Category Archives: Reviews

#FilmReview: “Dissonance” by #German moviemaker Till Nowak

Dissonance premiered at the 65th Berlin International Film Festival in February 2015. A year later, as Berlinale and other festivals begin soon, this sorrow filled but beautiful short is revisited.

Description: “A genius musician lives a lonely life in a surreal, floating world. He plays the piano every day in a gigantic concert hall, but there is nobody to listen. One day his animated world collapses and reality breaks out. The film seamlessly transforms from an animation into a live action drama, reflecting the journey from his psychotic mind into the real world. He only has one wish: To play for his daughter, which he is not allowed to visit.” From IMDb.

Dissonance shows the curious nature of the modern German mindset. Old thoughts and beliefs, the quickness to label and categorize, dismissive of the possibility of error. An example: the daughter saying her father said he would teach her how to play the piano and the mother say no, he can’t, how is that possible: “He wouldn’t live on the streets if he were so capable”. Then you have those who are quite open, so open, they accept any and all frames of thought and ways, which can be good and bad. That’s a societal introspective from a non-German who was born and lived in Germany for many years.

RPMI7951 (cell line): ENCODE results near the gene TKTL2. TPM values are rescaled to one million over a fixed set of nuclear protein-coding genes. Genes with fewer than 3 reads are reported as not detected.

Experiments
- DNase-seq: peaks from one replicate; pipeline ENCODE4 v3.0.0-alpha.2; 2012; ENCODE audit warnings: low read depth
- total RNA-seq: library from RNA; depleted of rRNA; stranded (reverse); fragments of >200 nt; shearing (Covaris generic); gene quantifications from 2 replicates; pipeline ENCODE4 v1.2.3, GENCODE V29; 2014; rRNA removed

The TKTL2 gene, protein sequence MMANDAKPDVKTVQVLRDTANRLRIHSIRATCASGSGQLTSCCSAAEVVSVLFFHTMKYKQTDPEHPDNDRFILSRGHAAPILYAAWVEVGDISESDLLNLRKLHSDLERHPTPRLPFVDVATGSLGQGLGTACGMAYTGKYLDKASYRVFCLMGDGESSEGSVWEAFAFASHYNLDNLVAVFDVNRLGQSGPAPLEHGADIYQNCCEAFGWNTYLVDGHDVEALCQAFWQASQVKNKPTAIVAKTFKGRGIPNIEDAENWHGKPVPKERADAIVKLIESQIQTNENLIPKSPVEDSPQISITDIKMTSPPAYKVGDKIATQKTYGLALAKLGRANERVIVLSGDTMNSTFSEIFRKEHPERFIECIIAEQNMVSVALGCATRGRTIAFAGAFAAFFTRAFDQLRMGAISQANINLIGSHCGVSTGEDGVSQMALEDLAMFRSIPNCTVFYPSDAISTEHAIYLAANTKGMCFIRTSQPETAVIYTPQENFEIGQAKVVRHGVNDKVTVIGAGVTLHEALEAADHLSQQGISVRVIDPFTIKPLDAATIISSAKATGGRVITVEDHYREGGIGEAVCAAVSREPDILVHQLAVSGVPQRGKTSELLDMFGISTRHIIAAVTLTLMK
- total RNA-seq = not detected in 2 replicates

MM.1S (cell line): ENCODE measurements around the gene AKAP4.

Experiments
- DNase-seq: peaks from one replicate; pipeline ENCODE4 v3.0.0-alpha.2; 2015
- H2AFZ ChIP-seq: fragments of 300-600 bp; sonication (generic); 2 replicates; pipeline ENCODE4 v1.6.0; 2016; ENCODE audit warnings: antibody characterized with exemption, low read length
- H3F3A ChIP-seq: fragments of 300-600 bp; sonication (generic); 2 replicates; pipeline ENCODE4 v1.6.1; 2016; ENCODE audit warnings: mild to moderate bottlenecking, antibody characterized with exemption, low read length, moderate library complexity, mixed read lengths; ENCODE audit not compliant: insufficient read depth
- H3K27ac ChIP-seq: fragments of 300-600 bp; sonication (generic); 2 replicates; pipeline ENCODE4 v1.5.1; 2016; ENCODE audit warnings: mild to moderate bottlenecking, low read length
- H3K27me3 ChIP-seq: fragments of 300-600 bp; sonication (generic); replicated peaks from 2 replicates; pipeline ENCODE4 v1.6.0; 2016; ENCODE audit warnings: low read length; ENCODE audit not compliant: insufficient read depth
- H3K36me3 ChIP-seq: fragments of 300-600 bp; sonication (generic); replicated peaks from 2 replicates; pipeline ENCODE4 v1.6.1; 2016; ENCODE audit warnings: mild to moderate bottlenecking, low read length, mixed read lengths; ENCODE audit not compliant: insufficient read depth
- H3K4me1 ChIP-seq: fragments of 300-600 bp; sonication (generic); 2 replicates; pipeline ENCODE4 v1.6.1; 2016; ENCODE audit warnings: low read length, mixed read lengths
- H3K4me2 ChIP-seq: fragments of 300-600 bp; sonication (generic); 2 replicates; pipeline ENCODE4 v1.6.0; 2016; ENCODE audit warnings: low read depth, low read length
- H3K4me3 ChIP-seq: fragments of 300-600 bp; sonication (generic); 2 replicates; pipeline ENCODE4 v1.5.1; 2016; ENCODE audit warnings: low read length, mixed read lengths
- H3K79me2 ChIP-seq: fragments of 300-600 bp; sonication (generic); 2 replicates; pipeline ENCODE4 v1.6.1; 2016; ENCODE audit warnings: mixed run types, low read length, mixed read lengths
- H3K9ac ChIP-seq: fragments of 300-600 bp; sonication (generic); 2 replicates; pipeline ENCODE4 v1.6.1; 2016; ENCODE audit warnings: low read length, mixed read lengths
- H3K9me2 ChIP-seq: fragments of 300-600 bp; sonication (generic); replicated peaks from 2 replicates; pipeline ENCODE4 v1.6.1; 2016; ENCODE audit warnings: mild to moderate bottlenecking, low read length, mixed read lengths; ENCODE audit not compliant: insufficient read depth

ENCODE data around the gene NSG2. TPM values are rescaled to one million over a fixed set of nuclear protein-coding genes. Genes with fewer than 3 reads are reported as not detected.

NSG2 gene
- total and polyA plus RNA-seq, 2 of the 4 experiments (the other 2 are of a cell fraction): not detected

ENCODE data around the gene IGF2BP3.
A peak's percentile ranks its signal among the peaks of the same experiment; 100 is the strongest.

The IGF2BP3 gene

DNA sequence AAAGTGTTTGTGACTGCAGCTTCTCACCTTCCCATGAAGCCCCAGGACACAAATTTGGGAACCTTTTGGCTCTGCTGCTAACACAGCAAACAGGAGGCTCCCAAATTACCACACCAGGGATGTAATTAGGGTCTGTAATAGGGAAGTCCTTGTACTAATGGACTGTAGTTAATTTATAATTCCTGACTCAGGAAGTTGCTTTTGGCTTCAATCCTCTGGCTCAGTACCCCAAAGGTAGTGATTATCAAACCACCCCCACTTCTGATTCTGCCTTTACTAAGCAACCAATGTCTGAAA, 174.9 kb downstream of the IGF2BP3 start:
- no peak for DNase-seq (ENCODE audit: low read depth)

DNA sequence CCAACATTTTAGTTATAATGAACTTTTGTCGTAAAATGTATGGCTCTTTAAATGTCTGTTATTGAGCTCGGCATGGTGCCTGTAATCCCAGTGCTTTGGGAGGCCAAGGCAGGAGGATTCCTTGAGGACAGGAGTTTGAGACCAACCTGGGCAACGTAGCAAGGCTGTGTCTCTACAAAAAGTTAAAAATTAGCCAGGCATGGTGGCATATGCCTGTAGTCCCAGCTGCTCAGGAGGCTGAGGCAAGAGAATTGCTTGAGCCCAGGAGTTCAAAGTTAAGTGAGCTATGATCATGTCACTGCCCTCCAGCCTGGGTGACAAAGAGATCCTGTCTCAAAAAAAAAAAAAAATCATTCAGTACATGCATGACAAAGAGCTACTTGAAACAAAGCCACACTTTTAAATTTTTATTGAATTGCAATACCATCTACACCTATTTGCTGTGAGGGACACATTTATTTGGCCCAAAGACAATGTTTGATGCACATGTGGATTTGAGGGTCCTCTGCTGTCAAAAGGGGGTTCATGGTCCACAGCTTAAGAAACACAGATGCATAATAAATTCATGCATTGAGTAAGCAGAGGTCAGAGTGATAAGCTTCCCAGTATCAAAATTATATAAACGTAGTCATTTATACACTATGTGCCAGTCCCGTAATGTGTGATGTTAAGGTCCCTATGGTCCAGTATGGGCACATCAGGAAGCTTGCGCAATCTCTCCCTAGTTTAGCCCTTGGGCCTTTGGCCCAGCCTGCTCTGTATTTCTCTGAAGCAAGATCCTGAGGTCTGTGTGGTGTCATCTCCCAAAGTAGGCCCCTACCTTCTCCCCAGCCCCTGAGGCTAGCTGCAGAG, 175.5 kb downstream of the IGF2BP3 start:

However, the personal aspect of the story creatively presents a situation that can happen in families most anyplace they are in the world, whatever background: the parents have separated because of some real or perceived failing on the other’s part. One parent feels they must protect the child from the “failed” parent. Sometimes they really do need to, at others, it is as an imagined a danger as the pianist father’s animated psychotic fears of the world, which he shares with a stuffed animal. It’s all he has physically left of his daughter. This stuffed animal shares his world, interactive and observant but silent, until when sadly put aside by the pianist who sadly accepts he will no longer be allowed in, the toy tells his own story.